I was amazed at all the great tools Google has to offer. I never knew it was anything more than just a search engine until this class. I'm feeling more empowered and tech savvy now. COOL.
Thursday, July 15, 2010
This would be good for students that have a computer to be able to do certain homework or projects at home without having to have a flash drive or disc.
I wrote a letter to my aerobics class that I then forwarded to my school email and was able to send out all from google docs. I also played around with the spreadsheet (which I'm a little embarrassed to say that I have never used a spread sheet before - I tried and gave up and still am not sure how to keep 5 pages worth of the extra lines all the way to "T" or "Z" whatever it goes to from printing out. I just want the one document). I made a behavior points sheet where I can just add the students names and then place checks or tally marks for good behavior. The winners get prizes.
I could also use the Spreadsheet for classroom attendance, sign in for aerobics class, or any type of list with check off spot.
I also played around with the Google presentation and did a brief slideshow of my favorite things. Since I'm on my son's computer, I couldn't access any of my personal pix so I had to use the ones in my son's file. That's why there weren't as many as I would've liked on the slide show. (Like my husband, step daughter, and other family members). I did link some of the pictures from Flickr Creative Commons.
Students could use the presentations to do the same thing - share a few of their favorite things. This would be good for the beginning of the year for the kids to get to know one another - like an "All About Me" presentation.
I also uploaded a file from my documents to see what it looked like in Google Docs and was surprised at how easy it was to do that and how it looked the same as in Microsoft Word.
These apps can be used both in my personal and professional life. I can share Google Presentations with personal friends on email and just link the site. I can also type letters/flyers to parents/students from the Google Docs and send it through email.
It would be cool for my students to use the google docs in the computer lab with the regular classroom teacher and then email the finished product to me. (the MTA teacher). Then I could collaborate with the student and the regular classroom teacher.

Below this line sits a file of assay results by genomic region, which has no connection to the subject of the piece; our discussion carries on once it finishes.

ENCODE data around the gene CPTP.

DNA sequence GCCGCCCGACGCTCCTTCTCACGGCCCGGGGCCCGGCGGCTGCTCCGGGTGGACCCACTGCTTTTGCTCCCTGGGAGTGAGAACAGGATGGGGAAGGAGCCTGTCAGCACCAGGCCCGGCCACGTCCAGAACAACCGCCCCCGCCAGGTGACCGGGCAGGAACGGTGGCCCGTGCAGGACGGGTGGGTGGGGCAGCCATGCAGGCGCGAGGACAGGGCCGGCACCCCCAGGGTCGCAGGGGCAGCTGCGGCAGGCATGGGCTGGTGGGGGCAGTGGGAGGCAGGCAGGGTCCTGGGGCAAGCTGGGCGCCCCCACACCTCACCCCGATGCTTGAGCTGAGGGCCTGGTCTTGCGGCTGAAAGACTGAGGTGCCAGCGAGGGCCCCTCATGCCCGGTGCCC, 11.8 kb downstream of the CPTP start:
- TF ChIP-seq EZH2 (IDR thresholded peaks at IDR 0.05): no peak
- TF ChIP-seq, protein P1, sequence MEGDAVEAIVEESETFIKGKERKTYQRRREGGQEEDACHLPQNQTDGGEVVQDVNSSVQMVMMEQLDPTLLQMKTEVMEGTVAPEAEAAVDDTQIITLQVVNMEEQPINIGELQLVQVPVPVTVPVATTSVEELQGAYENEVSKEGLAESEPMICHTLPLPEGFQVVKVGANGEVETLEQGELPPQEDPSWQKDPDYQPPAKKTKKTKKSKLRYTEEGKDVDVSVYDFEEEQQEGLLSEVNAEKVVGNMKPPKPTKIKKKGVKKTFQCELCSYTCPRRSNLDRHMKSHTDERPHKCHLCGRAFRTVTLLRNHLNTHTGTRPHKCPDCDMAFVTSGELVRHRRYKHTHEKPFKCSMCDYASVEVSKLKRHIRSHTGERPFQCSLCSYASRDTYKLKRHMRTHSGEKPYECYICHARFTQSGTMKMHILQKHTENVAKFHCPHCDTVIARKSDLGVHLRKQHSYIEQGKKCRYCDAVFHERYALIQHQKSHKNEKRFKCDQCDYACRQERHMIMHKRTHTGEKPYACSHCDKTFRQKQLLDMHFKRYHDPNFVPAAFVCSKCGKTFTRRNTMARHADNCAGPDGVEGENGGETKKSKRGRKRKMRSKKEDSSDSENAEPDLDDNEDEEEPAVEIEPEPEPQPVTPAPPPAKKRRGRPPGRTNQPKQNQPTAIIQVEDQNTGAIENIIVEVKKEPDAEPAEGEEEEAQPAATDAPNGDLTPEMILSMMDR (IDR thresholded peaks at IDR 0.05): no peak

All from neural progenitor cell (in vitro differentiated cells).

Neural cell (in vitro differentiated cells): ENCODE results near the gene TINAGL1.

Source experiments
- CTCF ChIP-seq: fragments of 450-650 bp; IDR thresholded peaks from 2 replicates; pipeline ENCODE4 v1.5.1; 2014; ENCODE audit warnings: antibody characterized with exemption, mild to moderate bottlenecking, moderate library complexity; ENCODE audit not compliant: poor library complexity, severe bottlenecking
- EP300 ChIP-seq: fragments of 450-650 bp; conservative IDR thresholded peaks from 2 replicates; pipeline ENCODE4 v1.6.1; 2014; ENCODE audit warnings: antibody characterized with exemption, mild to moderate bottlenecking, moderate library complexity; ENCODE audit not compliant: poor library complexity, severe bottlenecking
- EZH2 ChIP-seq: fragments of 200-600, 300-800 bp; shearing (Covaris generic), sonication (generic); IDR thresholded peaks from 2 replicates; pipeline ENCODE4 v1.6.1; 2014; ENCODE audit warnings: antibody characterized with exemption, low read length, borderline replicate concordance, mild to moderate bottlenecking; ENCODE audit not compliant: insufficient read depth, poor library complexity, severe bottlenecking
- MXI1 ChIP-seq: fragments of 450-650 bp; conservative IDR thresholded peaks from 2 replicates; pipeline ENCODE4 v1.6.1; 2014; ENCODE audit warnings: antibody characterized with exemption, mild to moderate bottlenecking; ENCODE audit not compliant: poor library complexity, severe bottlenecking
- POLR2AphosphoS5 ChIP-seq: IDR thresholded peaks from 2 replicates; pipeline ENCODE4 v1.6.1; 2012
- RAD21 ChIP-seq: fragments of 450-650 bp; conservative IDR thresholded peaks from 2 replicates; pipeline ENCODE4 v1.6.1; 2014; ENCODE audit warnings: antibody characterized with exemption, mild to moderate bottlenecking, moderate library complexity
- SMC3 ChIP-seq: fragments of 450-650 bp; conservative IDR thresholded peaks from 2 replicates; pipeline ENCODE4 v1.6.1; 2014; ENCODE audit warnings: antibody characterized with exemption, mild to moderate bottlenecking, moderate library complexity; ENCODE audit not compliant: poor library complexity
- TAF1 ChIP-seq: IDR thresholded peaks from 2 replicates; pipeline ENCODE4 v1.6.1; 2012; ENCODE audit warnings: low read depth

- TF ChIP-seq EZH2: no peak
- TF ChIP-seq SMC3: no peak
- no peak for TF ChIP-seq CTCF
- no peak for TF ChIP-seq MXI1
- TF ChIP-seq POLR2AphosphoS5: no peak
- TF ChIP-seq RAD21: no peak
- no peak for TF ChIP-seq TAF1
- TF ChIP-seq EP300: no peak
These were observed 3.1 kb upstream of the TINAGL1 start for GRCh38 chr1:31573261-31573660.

I can see how the regular classroom teacher could use these in a gazillion ways. I'm a little prohibited in what I can do in the program I teach, so I will have to be creative in how I get to use these things I've learned for my dyslexic students.
I'm looking forward to seeing any collaboration that takes place with the Google Docs I shared. Although I couldn't find the button to click that was supposed to say "Invite Collaboration." I just typed in the email address and hit the Share button.
Here is the link to my Google Docs:
Summer Aerobics letter, Positive Behavior Points, A Few of My Favorite Things, and a quote uploaded from my docs.
I'm enjoying all the things I am learning. Thanks for teaching the 23 Things class. :)
Wednesday, July 14, 2010
Be sure and keep clicking the bottom right arrow to view the entire Voice Thread. There are about 36 pages. You can just scan through them unless you are super interested.
This is an idea of how I would use Voice Thread personally and maybe even for my students as well. It's a parent reading a poem "A Wish for My Children". I would love to read it and other books that were my children's favorites and send it to them through email or facebook or my space, or send them my blog with it embedded for them to watch and listen. I could also use it with pictures of my students and share my wish for them and let them respond as well as their parents.
Here is the VT.
Some other ideas I have are reading books and letting the dyslexic students just listen and enjoy. Then, have them retell in their own words what the story was about and their favorite part.
I would also like to have some spelling questions, such as "How would the (k) sound be spelled if the (k) was in initial position before an e, i, or y? Then have the students share their answer. Then I would respond after all have shared their answers.
Students might also be able to take an oral spelling test, give oral book reports, share what they did over summer break as well as other holidays during the year. I especially like the VT I saw for cards, such as for Mother's and Father's Day. Parents would adore something like that.
It would also be great if maybe I could read a book on Voice Thread and have the student follow along with his/her own copy of the book in order to practice fluency.
I'm thinking I can do pictures of key words and the letter sounds for the students to practice their letters/sounds on voice thread.
It seems that the possibilities are endless. This is probably easier than producing a You Tube ??? I'll have to try it out (making a Voice Thread - and eventually making a You Tube broadcast also.)
Tuesday, July 13, 2010
Here's another one that I have shown to my dyslexic students in class about the author Stephen Cannell's story about having dyslexia.
I also watched a Zumba Steps
to add to my Zumba routine since I'm an instructor. I watched several of those type You Tube videos.
On Teacher Tube, I watched a video from Lucy Calkins about Teaching Reading Workshop and what we need to do TODAY to teach reading (A GOOD TEACHER!!!! - TIME to read, time to talk about what we read.)